A 15-year-old boy presented with a diffuse swelling over his right cheek causing obvious facial asymmetry. Intraorally a 5 cm lump was palpable in the buccal mucosa. The patient had been aware of this lesion being present for a year, with no change in size and no associated symptoms. There was no evidence of any other similar lesions or syndromes. Mouth opening was normal. The patient was medically fit and well, and a non-smoker. MRI scan revealed a 5.5 cm by 4 cm homogenous mass in the right retro maxillary region, causing an anterior bowing of the maxillary antrum without any invasion into the orbit, maxilla, mandible, oropharynx, nasal cavity, or the surrounding muscles. The lesion was encapsulated, indicating that it was slow growing. Internal septi and an area of central necrosis were visible on the contrast images. No intracranial lesions were present. The differential diagnosis at this stage included a low grade sarcoma, angiofibroma or a pleomorphic adenoma arising from a minor salivary gland (Figure 1).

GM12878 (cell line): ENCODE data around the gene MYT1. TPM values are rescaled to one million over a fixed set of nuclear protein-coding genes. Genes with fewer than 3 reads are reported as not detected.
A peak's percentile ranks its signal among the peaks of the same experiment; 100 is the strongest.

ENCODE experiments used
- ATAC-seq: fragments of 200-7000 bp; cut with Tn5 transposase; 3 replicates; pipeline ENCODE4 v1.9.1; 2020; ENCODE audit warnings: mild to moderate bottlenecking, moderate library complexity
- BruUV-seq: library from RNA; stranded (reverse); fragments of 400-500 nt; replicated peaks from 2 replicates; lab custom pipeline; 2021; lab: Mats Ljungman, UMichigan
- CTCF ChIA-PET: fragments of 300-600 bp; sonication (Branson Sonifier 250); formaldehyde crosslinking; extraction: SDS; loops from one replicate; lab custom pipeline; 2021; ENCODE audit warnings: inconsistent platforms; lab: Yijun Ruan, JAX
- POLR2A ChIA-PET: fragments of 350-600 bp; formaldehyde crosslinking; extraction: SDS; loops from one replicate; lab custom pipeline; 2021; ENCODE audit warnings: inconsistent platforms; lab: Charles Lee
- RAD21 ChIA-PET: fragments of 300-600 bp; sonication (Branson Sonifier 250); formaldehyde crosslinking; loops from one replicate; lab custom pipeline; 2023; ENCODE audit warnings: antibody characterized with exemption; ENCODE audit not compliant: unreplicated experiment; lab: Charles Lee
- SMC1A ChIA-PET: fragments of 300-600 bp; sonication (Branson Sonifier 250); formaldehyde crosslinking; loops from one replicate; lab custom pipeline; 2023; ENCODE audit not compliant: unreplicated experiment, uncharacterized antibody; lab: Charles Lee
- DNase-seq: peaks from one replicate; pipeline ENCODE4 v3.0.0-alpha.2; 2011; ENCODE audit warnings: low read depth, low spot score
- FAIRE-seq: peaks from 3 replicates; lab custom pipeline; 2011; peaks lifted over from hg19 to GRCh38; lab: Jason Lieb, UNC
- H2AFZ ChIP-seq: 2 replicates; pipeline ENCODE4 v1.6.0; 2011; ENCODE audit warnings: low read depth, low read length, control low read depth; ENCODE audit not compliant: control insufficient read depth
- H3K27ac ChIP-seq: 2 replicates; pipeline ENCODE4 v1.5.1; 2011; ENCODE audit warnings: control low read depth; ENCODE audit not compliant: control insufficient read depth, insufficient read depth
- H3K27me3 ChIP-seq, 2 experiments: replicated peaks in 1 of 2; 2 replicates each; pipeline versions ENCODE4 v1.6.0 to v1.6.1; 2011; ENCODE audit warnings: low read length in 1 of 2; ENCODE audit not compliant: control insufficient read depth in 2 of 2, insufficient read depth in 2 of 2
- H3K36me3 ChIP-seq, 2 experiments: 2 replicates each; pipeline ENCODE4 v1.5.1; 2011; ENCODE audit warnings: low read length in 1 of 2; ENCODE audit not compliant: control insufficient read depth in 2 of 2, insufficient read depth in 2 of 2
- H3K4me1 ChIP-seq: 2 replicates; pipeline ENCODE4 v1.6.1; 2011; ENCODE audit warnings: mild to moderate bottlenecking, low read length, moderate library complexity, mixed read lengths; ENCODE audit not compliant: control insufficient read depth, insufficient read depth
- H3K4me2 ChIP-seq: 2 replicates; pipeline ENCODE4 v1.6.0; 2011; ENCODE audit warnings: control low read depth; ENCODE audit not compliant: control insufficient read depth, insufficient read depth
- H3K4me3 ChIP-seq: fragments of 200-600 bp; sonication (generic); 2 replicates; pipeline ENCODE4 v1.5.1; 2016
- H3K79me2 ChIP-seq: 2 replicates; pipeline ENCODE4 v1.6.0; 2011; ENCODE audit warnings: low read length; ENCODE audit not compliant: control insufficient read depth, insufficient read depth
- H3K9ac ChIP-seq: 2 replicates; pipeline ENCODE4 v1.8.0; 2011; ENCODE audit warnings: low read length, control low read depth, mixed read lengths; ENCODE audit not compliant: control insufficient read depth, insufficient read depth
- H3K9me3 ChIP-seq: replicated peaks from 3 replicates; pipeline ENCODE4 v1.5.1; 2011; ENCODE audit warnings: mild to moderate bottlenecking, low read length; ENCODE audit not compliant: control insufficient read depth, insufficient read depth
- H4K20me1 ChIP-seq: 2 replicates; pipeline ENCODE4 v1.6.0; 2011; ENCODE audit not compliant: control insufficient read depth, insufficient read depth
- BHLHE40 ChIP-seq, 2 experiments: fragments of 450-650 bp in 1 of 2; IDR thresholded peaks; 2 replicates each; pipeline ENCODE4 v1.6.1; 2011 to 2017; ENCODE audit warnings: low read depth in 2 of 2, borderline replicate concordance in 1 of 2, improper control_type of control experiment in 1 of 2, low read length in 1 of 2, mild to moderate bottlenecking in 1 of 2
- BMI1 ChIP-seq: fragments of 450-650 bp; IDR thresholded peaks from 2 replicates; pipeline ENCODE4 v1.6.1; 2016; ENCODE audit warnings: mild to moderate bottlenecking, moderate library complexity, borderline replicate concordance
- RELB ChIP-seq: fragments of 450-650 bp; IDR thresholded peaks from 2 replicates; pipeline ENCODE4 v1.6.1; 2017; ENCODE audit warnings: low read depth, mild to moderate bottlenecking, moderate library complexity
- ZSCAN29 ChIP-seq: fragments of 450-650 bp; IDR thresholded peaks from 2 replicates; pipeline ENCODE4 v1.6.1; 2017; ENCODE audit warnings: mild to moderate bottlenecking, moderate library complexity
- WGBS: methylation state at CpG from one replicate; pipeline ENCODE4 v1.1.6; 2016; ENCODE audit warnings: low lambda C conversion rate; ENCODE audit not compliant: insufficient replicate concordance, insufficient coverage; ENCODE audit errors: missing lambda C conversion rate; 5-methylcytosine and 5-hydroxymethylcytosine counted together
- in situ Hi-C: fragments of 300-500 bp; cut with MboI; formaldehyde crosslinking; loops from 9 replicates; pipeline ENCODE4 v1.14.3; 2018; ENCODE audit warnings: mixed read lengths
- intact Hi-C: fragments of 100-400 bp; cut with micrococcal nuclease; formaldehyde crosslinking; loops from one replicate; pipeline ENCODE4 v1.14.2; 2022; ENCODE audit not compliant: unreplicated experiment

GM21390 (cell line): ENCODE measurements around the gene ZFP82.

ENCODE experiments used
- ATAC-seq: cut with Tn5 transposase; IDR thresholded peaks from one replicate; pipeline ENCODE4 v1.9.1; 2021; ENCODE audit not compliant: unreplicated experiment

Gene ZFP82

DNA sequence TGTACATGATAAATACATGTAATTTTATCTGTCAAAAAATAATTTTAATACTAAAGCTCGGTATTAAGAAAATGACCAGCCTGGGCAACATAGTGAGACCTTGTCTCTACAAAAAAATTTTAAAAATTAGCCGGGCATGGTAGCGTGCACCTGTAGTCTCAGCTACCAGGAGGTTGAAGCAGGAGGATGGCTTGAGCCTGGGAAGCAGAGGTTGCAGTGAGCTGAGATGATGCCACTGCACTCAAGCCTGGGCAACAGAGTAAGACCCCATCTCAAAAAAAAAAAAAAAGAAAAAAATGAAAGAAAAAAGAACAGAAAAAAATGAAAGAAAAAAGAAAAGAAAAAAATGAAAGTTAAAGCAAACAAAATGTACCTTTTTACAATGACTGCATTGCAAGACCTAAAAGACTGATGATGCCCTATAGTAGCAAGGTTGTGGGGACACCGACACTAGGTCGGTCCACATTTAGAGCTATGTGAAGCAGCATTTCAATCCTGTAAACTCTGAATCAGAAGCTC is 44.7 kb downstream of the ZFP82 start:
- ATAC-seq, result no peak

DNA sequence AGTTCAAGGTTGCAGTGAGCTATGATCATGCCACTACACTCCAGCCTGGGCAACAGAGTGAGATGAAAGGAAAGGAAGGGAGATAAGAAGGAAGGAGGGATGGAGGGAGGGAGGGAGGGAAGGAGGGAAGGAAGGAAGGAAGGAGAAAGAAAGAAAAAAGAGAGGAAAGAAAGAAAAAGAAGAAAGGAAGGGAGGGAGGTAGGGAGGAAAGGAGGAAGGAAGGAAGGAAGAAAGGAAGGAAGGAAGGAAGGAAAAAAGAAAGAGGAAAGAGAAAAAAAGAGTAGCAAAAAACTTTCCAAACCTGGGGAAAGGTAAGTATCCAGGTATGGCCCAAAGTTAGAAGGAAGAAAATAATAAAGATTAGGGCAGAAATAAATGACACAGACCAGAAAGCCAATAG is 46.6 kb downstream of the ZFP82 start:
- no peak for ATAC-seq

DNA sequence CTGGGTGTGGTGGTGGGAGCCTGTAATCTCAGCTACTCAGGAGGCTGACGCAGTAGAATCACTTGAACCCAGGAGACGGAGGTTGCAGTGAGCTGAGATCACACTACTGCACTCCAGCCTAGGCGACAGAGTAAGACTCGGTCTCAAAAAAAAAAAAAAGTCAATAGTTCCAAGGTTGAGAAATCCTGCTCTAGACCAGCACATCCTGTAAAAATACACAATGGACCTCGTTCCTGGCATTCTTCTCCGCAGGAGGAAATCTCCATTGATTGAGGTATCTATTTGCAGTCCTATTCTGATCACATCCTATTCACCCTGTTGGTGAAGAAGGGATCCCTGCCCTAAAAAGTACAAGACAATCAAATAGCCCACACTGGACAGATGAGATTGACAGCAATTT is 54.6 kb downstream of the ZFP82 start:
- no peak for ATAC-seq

A FNA was subsequently carried out suggesting the diagnosis of pleomorphic adenoma from an accessory parotid gland. The lesion was excised using an intraoral approach under general anaesthesia. A zygomatic osteotomy was required in order to access and fully excise the lesion. Histopathology report showed that the lesion was infact a plexiform schwannoma with no evidence of malignancy. One year post operatively, the patient showed no signs of recurrence, with good remodelling of the zygomatico maxillary complex, and normal mouth opening.